VW: I was raised in a Black Protestant Free church culture and was fascinated by the biblically inspired rhetorics, sounds, practices and rituals that were around me, especially in connection with my grandparents. And I think that the need to understand these things was surely the beginning of my interests, the makings of the biblical scholar in me.

I actually intended to pursue the study of the Bible as far as possible and I did that in getting a PhD in New Testament and Christian Origins at Harvard University. Now the trouble was-and I guess I was really naive-I thought that if I hung in there with such studies I would be able to address some of the questions I had from those days of listening to and watching my grandparents; but there was never an opportunity in my structured studies to address those questions.

On the other side of the degree, I began slowly but deliberately to think about ways in which I could pursue these matters, and that led to the African Americans and the Bible project.

SBL: Is there anything in preparation or already on hand for Professors to incorporate these ideas and methods into their classroom?

VW: Beyond African Americans and the Bible, there are few other resources available, most notably the collaborative project that has been published as Stony the Road We Trod, Theophus Smith's well-received Conjuring Culture, and some essays and articles here and there. But the larger point is that there are very few resources available for the classroom or as a springboard for research.

The African Americans and the Bible Research Project will soon expand into a more comprehensive focus. This will provide students and scholars with more resources and more opportunities for participation in the type of research that I am calling for. The next major challenge is to model something akin to the research project called for in the departments and programs of religious and theological studies.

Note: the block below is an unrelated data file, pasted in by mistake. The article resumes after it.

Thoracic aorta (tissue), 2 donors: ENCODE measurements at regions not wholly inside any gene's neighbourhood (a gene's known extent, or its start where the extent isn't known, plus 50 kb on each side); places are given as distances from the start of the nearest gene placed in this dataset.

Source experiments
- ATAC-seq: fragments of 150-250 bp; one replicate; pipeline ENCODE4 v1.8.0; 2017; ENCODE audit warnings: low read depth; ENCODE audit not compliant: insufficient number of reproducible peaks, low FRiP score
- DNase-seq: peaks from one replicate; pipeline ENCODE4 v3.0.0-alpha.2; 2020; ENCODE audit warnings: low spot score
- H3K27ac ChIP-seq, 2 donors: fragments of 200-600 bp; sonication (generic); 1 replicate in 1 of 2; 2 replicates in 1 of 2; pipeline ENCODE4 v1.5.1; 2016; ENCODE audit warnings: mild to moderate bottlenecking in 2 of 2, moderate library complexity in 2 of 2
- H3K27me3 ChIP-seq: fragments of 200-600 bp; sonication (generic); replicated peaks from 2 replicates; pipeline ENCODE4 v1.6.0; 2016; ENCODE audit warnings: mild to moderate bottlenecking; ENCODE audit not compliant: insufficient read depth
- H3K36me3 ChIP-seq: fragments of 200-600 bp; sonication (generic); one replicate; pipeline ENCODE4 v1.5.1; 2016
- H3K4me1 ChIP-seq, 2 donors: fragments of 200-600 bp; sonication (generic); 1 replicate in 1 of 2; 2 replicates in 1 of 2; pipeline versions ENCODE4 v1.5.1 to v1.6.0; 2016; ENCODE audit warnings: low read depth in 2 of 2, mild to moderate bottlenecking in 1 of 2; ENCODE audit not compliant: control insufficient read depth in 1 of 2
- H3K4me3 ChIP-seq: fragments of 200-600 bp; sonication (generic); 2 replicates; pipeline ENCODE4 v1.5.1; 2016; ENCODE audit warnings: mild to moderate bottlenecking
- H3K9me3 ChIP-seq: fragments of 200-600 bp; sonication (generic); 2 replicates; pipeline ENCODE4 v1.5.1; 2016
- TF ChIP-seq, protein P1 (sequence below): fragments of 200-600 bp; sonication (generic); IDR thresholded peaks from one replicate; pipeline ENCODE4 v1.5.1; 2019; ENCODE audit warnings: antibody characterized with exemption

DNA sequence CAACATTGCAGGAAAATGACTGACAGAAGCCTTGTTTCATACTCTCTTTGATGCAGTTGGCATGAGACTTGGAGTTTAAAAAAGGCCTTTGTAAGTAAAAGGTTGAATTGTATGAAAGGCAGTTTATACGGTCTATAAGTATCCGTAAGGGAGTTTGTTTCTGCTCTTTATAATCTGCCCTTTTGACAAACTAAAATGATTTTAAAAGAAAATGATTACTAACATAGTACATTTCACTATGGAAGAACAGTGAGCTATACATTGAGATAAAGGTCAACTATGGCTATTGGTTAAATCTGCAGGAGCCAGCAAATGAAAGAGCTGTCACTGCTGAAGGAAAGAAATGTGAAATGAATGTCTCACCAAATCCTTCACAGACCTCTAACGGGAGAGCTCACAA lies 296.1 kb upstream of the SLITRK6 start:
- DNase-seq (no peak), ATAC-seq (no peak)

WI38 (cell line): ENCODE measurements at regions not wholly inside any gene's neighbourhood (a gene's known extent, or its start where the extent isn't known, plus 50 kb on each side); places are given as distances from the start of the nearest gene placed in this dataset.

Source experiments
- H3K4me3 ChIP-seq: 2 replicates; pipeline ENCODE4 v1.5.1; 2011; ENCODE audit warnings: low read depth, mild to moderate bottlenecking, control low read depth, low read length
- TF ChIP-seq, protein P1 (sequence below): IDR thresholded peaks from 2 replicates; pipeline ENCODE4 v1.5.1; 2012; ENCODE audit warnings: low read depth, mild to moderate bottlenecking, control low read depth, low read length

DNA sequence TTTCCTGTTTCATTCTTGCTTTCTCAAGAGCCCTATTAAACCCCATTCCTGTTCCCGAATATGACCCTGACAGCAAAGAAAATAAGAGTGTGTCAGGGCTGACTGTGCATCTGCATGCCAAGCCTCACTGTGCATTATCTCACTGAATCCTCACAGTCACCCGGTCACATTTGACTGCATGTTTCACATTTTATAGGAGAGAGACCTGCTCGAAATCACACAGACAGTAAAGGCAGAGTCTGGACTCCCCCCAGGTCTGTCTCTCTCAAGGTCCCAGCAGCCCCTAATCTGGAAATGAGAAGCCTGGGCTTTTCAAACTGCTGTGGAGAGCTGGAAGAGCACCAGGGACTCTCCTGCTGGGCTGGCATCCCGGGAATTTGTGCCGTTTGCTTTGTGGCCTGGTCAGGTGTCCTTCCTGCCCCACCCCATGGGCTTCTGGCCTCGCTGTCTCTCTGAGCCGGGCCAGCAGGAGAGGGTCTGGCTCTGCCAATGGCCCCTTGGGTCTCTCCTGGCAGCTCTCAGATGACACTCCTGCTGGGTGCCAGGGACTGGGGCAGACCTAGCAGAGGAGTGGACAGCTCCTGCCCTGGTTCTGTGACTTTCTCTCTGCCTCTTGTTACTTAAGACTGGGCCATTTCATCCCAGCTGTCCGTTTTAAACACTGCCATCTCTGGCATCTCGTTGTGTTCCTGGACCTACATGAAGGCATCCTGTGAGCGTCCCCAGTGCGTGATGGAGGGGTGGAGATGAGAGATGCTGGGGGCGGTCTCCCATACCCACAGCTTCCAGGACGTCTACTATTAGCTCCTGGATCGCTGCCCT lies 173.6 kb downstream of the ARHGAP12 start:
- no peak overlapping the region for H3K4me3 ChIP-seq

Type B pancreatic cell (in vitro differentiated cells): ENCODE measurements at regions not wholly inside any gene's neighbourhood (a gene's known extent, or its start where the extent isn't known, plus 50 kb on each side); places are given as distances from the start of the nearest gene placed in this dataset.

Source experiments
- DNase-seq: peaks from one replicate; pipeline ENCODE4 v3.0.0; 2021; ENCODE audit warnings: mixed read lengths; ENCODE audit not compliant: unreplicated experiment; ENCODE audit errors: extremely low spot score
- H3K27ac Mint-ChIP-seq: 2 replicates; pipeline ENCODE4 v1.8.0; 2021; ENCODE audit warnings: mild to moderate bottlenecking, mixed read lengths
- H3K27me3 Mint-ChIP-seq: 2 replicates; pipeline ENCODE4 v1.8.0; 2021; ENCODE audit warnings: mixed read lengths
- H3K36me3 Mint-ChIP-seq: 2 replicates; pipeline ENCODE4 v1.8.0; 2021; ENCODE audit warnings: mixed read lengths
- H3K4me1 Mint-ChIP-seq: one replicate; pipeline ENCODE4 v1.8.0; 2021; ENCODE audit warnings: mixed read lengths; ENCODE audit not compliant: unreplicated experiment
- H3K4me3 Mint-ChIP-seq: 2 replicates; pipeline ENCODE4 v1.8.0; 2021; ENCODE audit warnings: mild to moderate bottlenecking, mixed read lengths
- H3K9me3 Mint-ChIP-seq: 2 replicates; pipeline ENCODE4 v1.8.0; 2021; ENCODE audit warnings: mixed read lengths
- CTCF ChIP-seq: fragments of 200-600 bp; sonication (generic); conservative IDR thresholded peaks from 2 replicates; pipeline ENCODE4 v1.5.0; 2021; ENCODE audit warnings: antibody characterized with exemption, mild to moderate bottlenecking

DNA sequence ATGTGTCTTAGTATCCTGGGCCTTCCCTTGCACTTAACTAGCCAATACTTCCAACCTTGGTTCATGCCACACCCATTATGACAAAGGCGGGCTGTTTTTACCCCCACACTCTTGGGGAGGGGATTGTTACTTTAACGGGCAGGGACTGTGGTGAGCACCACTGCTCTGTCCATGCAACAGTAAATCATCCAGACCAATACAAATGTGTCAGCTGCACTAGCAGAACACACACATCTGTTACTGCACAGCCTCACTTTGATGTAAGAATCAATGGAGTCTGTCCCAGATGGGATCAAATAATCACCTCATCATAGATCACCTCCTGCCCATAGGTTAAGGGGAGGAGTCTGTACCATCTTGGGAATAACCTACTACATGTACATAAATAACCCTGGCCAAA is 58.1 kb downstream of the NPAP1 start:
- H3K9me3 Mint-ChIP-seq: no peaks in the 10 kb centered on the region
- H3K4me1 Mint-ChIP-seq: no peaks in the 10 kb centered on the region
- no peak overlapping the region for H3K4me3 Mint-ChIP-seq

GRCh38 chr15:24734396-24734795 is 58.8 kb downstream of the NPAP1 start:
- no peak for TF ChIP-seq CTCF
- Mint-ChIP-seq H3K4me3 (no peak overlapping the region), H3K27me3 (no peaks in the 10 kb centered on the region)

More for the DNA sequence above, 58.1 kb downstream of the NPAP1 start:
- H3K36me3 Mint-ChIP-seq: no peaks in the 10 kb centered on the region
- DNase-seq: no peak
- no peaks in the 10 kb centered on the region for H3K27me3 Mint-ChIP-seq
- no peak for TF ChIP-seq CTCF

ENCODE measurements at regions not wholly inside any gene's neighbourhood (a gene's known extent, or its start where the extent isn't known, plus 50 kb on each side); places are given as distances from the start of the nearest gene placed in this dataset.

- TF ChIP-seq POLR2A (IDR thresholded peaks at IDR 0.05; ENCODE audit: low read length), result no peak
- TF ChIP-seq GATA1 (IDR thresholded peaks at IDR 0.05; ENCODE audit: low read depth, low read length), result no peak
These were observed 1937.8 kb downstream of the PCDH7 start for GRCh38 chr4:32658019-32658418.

SBL: I'm impressed by the cross-disciplinary involvement on the project; how did this work in practice?

VW: The whole experience was fascinating. The project was funded first by the Lily Endowment and then by the Ford Foundation and was set up to convene small group discussions across disciplinary and field boundaries. These groups met for about two years prior to the big conference.

We taught ourselves to think differently and to address one another across disciplinary boundaries; and that made a big difference at the conference. Another effective difference was that we set the terms at the beginning, namely, that the focus was to be on fathoming the making of a people rather than a text.

If you're going to fathom how a people got made, you cannot do that through a single disciplinary focus. People don't just stay in one box. And so to me it made perfect sense to have an inter-disciplinary approach.

SBL: Could this be a new model for bible scholars?

VW: Yes, I would encourage that; the model isn't perfect, but it challenges colleagues to think about the shift from text to texture. And that allows for any number of complex foci-any social group, ethnic group or issue that pertains to the invention and uses of sacred texts for comparative analysis. This approach-the study of sacred texts as the study of society and culture-has the potential to help us orient ourselves rather differently to the study of religion. I think it is a breakthrough model.



http://www.sbl-site.org/Newsletter/02_2002/Excerpt.html, African Americans and the Bible in this issue of RSN.



Citation: Moira Bucciarelli, " Q & A with Vincent Wimbush," SBL Forum , n.p. [cited Feb 2005]. Online:http://sbl-site.org/Article.aspx?ArticleID=64